His name is Praveen Gladstone and he’s one outstanding young citizen! Praveen has only lived in Red Deer for four years, but in that time he has become one of the super young leaders at his high school making a positive difference every where they go.
Praveen was a shy new high schooler just a few years ago. Then he started becoming involved in leadership initiatives, and he turned into the type of student who goes out of his way to make sure everyone else is feeling welcome.
He’s also taken on several volunteer and fundraising roles at Hunting Hills where he’s a fixture at events such as the annual bike-a-thon and Veteran’s Dinner.
Congratulations to Praveen Gladstone, Red Deer’s 2019 Young Citizen of the Year!
CLICK to read about Red Deer Citizen of the Year John Donald.
Tale of two libraries: Edmonton design backlash morphs into rivalry with Calgary
EDMONTON — The pitched reaction to Edmonton’s remodelled downtown library has morphed into the latest instalment of the city’s rivalry with its southern neighbour Calgary.
Renovations on the Stanley A. Milner Library have been going on for months, but this week Edmontonians took notice of the dark, angular, futuristic redesign.
Memes have surfaced online comparing the building to everything from a military tank to a cruise ship. Some have posted side-by-side photos of Calgary’s award-winning Central Library and its Edmonton counterpart.
Edmonton Public Library CEO Pilar Martinez said much of the online backlash against the redesign came as a shock to staff.
“We were dismayed, particularly given that the project has been underway for over 2 1/2 years and it has been in a similar state for several months,” Martinez said.
The building has been closed since 2016 and is not scheduled to reopen until next February.
“People need to give it some time before they make a final judgment on the appearance of the exterior.”
Much of the furor seems to stem from the difference between artist renderings released before construction and what people are seeing now.
Martinez said the project has undergone some changes. Renovations were initially budgeted at $62.5 million and increased to $84.5 million after asbestos was removed and the old building was brought up to code.
She also said it isn’t fair to compare Edmonton’s library with Calgary’s new building because both cities have different histories and municipal budgets.
At $245 million, Calgary Central Library cost almost triple that of the Edmonton renovations.
“Unlike Calgary, we were working within an existing structure,” Martinez said. “That brought with it having to work around pillars … and not being absolutely free in creating a space from scratch — and there are some advantages to that.
“We shouldn’t be pitted against each other.”
She’s hoping people will have a different reaction when the library reopens its doors.
“I hope people will give us a chance,” Martinez said. “They should experience it in its fullness, rather than what it looks like at the moment.”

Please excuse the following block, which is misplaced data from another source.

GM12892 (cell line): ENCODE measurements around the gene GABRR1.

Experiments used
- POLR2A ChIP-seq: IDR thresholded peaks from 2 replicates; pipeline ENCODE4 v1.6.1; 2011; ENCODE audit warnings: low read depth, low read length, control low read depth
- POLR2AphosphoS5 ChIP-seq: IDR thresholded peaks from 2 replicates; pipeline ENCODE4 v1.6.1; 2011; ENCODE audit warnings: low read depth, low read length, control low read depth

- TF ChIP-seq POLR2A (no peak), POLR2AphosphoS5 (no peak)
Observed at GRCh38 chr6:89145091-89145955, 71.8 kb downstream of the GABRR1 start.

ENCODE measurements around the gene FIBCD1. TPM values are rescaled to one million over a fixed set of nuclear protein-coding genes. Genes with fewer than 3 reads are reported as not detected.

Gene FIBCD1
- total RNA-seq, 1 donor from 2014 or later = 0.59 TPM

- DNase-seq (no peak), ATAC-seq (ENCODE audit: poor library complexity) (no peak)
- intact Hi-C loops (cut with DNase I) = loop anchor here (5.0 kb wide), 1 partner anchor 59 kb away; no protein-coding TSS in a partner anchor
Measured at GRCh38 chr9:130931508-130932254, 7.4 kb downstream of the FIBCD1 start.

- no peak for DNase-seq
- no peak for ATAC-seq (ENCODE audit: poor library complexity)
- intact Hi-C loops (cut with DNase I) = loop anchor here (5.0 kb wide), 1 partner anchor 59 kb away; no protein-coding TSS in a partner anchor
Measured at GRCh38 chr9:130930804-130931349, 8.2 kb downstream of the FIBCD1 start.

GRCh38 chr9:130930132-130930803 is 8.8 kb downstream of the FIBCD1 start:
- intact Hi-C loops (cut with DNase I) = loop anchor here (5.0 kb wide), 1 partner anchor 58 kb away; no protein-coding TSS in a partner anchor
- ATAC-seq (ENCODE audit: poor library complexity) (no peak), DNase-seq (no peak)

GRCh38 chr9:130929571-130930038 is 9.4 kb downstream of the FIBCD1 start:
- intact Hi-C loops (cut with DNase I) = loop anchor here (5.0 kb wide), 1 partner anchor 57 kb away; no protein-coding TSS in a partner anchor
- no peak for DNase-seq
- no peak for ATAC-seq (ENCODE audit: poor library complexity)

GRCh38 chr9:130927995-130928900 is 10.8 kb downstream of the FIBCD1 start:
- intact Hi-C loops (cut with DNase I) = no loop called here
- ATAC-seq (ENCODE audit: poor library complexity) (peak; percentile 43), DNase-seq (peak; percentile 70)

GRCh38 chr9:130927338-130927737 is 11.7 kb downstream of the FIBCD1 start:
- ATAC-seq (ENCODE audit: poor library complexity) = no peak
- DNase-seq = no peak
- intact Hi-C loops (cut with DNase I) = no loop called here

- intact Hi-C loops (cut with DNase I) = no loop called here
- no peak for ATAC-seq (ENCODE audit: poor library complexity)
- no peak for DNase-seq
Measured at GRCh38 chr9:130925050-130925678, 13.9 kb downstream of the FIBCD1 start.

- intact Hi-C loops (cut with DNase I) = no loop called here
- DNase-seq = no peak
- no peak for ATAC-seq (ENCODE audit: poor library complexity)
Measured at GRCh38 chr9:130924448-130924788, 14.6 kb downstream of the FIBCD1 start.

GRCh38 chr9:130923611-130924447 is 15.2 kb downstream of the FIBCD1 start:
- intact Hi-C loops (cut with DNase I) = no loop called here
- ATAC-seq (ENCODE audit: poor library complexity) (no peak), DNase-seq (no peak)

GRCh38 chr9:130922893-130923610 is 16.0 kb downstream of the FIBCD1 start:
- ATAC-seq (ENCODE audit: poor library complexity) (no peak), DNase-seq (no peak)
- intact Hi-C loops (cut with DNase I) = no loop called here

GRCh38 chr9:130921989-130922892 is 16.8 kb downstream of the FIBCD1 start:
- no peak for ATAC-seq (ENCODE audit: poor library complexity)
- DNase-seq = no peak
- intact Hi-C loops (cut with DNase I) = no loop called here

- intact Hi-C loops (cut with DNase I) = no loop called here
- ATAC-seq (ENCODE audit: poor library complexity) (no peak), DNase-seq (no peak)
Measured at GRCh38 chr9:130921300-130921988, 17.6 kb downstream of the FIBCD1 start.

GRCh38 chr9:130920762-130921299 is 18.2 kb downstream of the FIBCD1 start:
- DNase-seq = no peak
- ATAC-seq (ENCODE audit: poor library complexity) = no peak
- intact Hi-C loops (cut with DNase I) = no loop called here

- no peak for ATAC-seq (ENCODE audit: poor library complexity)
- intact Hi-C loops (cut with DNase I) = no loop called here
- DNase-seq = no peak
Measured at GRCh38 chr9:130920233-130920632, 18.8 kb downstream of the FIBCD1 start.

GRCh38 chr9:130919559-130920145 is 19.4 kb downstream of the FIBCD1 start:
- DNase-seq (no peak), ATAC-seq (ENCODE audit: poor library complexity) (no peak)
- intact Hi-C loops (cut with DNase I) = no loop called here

Trevor Boddy, a Vancouver-based architecture critic, said the Edmonton library was designed from the inside out.
“What you have are these multi-levels of bridges and spaces to study, talk, walk and even have coffee with light streaming down from above,” said Boddy, who grew up in Edmonton.
“I think it will be the first building of the 21st century in downtown Edmonton — and good on them.”
He noted that Toronto-based architect Stephen Teeple, who designed the building, also designed the Clareview recreation centre in northeast Edmonton and the Philip J. Currie Dinosaur Museum outside Grande Prairie, Alta.
Teeple Architects did not respond to a request for comment.
Historically, Edmonton has had a more advanced art and architecture scene, Boddy said, but in the last couple of decades Calgary has surged ahead because the city has more money and a larger community of designers.
“There always has been a rivalry and always will be,” he said. “I don’t necessarily think it is a bad thing.”
Boddy pointed out that the new Calgary library was not well received before it opened late last year.
Many questioned whether it would be viable to have light-rail transit run below it, and the building was also compared to an ocean liner.
“To me, controversy around a new building is usually a sign that something has gone right, not wrong,” Boddy said.
“That’s because they are doing something unusual, innovative or groundbreaking that catches the eye, which might scare people or confuse people, but then they go on to be much loved.”
Daniela Germano, The Canadian Press
Manitoba university cuts ties with Ebola researcher pending RCMP investigation
WINNIPEG — The University of Manitoba says it has cut ties with an Ebola vaccine researcher pending the results of an RCMP investigation.
A spokesperson says the school is ending the non-salaried adjunct appointments of Dr. Xiangguo Qiu and her husband Keding Cheng.
Qiu, a renowned virologist who received her original medical training in China, helped develop a vaccine for the Ebola virus at the National Microbiology Laboratory in Winnipeg.
Cheng also worked at the lab as a researcher.
The Public Health Agency of Canada said on Monday that it was taking steps to address an “administrative matter” at the lab after it advised the Mounties of possible policy breaches.
The laboratory is Canada’s highest-security infectious disease research facility dealing with deadly contagious germs.
Public Health said there is no risk to the public and the work of the lab continues.
The Canadian Press has been unable to reach Qiu or Cheng for comment.
The RCMP in Manitoba has confirmed it received a referral from the health agency, but has not confirmed whether Qui or Cheng is being investigated.
The Canadian Press
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